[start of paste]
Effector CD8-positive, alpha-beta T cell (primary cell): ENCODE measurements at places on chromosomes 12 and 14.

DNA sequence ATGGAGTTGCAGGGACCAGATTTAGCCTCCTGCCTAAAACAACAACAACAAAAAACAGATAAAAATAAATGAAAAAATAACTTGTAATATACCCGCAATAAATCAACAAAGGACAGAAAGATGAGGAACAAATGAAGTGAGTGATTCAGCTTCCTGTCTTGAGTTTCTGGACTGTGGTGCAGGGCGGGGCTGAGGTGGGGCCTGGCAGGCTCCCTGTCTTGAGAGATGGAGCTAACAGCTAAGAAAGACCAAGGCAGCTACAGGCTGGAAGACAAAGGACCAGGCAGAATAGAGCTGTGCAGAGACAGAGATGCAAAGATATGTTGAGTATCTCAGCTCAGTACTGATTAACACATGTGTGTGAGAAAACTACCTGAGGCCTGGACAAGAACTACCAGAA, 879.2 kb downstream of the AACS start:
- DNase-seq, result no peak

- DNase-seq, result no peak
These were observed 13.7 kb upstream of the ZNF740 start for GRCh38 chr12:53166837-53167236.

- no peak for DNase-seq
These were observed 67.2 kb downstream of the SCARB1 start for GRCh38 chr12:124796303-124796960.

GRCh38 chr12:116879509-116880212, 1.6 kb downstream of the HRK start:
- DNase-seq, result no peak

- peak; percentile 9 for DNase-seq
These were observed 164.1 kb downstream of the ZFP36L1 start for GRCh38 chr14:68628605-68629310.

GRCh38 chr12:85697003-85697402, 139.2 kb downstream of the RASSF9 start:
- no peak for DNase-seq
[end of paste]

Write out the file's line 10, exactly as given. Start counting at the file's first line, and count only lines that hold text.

- peak; percentile 9 for DNase-seq